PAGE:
Perhaps Mr Osborne is riled by the fact that Germany, even though its economy is flatlining, has expanded its exports to China, while the UK, even with its devalued pound, hasn’t. But the solution to that is a proper growth agenda. Roll back the acres of regulation on employment and manufacturing, making it easier for people to hire workers and less risky to invest. Then stand back and watch the ‘Made in Britain’ stickers streaming out.

The conscience of the constitution

The Conscience of the Constitution by Timothy Sandefur, is a new Cato book that can be read with profit by anyone interested in classical liberalism, not just Americans. Some regard the US Constitution as a great bastion of democracy, yet the word, says Sandefur, appears nowhere in it. What the Constitution actually enshrines is liberty.

This liberal purpose and foundation is expressed in very plain terms by the Declaration of Independence, which is, in Sandefur's term, 'the conscience of the Constitution'. Where the Constitution says how the power of government should be limited, the Declaration explains why. Not to empower majorities and their representatives, but to restrain them.

Sandefur's thesis is that over a long period of usurpations, the liberty role of the Constitution has been eclipsed by its democracy rule. Its principles go back to Magna Carta, which declared that rulers and officials themselves had were subject to the 'law of the land' – the deep sense of justice and fairness that grows up through the voluntary interactions of free people. Governments cannot pass any rule they like, no matter how arbitrary, irrational, unfair, unclear or contradictory, and properly call it 'law'. It is this that 'due process' is all about – laws and their execution must be substantively fair and just. Americans do not simply enjoy a list of 'rights' but are protected (or should be) by a general rule against exploitation and unfairness.

In any particular case, that general rule might of course outrage the majority. And in recent years, says Sandefur, the courts have come to place the majority decisions in the legislature above the principle of safeguarding liberty, hardly ever striking down official powers. It is called 'judicial activism' but actually it is a baleful inactivity. Justices claim that legislators are nearer to the public and therefore better equipped to know what is in the 'public interest'. But that, says Sandefur, gives legislators carte blanche to pass almost any law, covering it with some or other 'public interest' fig-leaf. Also, majority decisions are actually made through the rent-seeking of interest groups, pressuring politicians, as described so well by the Public Choice economists. And much law today is made by unelected regulators anyway, so the 'nearer to the public' argument is plainly a sham.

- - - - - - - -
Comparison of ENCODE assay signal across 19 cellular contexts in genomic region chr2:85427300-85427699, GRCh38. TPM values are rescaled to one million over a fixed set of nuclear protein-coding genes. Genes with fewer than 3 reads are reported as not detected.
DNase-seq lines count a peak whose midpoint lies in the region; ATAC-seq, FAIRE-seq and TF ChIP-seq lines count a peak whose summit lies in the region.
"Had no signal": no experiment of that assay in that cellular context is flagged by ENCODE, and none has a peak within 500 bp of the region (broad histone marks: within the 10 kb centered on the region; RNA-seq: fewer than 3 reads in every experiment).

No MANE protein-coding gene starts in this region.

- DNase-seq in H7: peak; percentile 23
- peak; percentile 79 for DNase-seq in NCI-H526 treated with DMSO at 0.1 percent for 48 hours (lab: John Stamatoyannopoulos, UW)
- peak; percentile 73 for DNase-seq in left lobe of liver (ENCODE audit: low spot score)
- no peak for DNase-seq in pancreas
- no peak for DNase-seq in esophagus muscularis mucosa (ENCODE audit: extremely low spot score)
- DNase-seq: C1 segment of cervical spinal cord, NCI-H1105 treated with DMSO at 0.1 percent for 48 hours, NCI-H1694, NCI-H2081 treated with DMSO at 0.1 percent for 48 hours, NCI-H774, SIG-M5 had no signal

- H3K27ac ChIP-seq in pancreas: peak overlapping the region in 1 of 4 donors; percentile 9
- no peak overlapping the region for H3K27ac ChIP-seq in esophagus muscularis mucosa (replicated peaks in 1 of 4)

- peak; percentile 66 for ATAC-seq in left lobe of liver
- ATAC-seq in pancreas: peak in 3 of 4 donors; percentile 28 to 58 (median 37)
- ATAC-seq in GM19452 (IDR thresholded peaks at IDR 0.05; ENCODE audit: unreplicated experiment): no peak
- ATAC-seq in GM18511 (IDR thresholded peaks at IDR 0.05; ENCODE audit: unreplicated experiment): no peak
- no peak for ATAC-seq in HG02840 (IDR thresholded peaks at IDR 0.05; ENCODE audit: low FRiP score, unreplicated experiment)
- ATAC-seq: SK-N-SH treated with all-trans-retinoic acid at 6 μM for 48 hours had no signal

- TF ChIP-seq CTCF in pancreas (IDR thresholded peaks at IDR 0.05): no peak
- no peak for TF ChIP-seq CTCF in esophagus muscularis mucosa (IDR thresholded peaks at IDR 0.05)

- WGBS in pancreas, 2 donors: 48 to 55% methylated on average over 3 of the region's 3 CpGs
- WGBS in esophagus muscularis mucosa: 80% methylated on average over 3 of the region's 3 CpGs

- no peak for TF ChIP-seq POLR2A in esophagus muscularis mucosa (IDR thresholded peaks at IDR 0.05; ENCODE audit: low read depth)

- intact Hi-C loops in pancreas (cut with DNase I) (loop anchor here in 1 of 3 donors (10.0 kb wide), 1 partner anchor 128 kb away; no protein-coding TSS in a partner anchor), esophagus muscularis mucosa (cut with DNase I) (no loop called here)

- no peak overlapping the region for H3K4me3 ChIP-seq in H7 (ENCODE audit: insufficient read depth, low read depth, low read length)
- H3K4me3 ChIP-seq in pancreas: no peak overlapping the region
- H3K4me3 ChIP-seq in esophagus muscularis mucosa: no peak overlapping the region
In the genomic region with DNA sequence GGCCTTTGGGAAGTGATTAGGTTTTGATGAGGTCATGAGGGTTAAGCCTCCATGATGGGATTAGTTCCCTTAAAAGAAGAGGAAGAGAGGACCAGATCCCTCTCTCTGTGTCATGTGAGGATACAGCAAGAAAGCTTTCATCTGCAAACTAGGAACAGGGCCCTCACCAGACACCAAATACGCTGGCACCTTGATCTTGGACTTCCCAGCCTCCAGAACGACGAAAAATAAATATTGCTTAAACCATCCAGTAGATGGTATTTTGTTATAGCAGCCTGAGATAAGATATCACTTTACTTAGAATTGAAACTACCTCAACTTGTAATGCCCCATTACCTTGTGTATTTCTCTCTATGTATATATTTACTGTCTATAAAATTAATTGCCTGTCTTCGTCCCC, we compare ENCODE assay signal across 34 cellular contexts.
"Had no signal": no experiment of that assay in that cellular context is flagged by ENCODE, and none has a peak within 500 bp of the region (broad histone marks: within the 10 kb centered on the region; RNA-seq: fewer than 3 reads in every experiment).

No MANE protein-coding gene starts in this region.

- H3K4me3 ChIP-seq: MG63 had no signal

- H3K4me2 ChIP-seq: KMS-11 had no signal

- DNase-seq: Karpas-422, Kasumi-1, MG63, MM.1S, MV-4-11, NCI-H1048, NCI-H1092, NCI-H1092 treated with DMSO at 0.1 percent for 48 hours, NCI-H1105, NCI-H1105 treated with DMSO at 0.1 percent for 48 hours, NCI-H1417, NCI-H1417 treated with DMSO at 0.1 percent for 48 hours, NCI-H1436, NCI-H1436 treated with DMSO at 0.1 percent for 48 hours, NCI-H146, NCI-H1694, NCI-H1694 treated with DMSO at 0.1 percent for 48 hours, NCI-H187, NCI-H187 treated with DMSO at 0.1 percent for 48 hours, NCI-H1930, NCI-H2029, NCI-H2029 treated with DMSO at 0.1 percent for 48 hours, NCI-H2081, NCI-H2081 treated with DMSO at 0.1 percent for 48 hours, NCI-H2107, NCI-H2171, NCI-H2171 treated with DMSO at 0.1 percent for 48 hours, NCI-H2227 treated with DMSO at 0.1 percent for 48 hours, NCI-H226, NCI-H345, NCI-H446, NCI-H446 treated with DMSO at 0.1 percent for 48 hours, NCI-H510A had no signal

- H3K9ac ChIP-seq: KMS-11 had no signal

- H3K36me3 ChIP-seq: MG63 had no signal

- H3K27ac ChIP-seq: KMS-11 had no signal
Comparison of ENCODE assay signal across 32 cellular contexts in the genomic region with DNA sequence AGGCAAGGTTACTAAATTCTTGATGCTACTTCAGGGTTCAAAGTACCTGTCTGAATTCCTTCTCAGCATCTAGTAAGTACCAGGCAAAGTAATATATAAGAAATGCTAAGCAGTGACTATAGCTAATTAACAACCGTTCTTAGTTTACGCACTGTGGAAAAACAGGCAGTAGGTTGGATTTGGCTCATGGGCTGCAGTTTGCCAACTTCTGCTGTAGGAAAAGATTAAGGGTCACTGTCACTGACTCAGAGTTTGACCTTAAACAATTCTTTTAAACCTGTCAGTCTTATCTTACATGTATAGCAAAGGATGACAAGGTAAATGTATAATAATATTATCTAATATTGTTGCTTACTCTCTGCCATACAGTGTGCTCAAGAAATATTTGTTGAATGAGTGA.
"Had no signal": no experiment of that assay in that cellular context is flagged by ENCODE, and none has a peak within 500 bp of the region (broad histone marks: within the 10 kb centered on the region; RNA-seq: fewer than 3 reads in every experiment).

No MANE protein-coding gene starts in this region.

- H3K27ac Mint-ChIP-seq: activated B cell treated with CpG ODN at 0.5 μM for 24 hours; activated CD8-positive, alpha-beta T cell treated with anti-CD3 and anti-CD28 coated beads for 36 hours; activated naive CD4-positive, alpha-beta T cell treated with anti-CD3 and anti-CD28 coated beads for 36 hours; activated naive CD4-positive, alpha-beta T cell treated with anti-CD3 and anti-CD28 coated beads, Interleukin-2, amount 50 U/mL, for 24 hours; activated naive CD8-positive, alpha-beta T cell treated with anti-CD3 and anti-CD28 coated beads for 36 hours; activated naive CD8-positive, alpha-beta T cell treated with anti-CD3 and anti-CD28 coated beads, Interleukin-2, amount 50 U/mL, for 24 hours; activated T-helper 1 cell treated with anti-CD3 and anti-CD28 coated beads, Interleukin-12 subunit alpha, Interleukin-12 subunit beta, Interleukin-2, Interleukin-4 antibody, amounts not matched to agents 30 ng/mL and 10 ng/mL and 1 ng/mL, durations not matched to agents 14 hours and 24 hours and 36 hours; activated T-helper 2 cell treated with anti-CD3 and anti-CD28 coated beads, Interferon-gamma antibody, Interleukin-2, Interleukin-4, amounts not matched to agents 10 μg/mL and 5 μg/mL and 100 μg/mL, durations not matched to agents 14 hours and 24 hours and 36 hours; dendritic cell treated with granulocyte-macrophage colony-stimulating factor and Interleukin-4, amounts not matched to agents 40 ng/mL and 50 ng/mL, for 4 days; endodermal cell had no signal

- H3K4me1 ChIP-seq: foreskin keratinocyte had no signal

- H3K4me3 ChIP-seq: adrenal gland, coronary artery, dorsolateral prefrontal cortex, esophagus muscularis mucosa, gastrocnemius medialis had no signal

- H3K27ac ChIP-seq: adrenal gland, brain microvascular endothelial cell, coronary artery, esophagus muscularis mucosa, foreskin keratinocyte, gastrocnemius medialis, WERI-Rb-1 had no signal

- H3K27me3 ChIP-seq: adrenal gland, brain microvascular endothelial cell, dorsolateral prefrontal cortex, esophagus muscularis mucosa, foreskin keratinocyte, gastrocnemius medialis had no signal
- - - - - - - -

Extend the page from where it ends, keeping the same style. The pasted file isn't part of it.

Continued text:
Deliberately upholding unjust laws, concludes Sandefur, is no less damaging than accidentally striking down just ones. The courts should be in no doubt that, as the Constitution and Declaration specify, liberty is the primary object of their actions. However much democracy we have, our rulers have no right to go beyond the Constitution and thereby put the liberty of individuals at risk.

Pensions: Chancellor has taken the first step on a long road to reform

The Chancellor's Budget decision to treat pension savers as responsible adults and let them choose how to spend or invest their own pension pots on retirement – instead of being forced to convert them into annuities (or follow hugely complicated drawdown rules) – is surely welcome. But our pension system is such a mess that there is a lot more work to do.
On private pensions, for example, we need to stop fretting about 'tax relief'. The use of the phrase 'tax relief' suggests that somehow the great taxpaying public is subsidising pension savers, and it has been used to make the case that upper-rate taxpayers should not get upper-rate relief on their contributions. This is a complete misconception. When the rules were introduced decades ago, the principle was clear. If you actually drew your income, you paid tax on it. But if you did not draw your income at the time, but 'deferred' taking it until you retired, it was thought fair that you should only pay tax on it then. So it's not a subsidy – simply deferring the tax until the income is actually enjoyed.
Second, the contribution rules must be much simpler. Right now, how much you can contribute to a pension fund depends on your age and status. And thanks to Gordon Brown, there are limits on how much you can have in your pension pot before you start getting clobbered with a huge tax. The argument is that the special tax treatment is there just to make sure that pension savers have enough to live on, without having to fall back on welfare – not to help millionaires build up millions more in pensions pots. But in fact it is just a way of the Treasury saving money – money it regards as its own, rather than belonging to taxpayers like you and me. Scrap the lot and forget it.
Third, Gordon Brown (again) effectively killed off workplace pensions by over-regulating them. Sure, you need some regulation to make sure that company pension plans are well managed, but Before Brown the UK had more private pension savings than the rest of the EU put together. Now, workplace pensions are almost non-existent. The new 'people's pension' arrangement is an attempt to re-build that. Too little too late – and just another layer of rules and complexity on an already densely-stratified set of regulations.
Then there are state pensions. Current (tax) contributions go straight out to current beneficiaries. It's a pure Ponzi scheme – you just have to hope that some even bigger mug will be willing to pay in when you get to the drawing-out stage. If private-sector rules applied, Iain Duncan Smith and George Osborne would be in the slammer. When the system was introduced, the government was supposed to build up a proper fund to pay out future pensions, but (like America's too) it was never more than a fig-leaf for the fraud.
It's tough, but at some point we need to move to properly funded personal pension accounts, as Chile did in the 1980s (with many other countries following suit). Oblige people to earmark some of their earnings for pensions, by all means – but let them put it into an account that they control, rather than the Treasury black hole. Few young people today think they will ever get a meaningful pension from the state, and they are right. Again, maybe the Chancellor should do the right thing, and trust the people.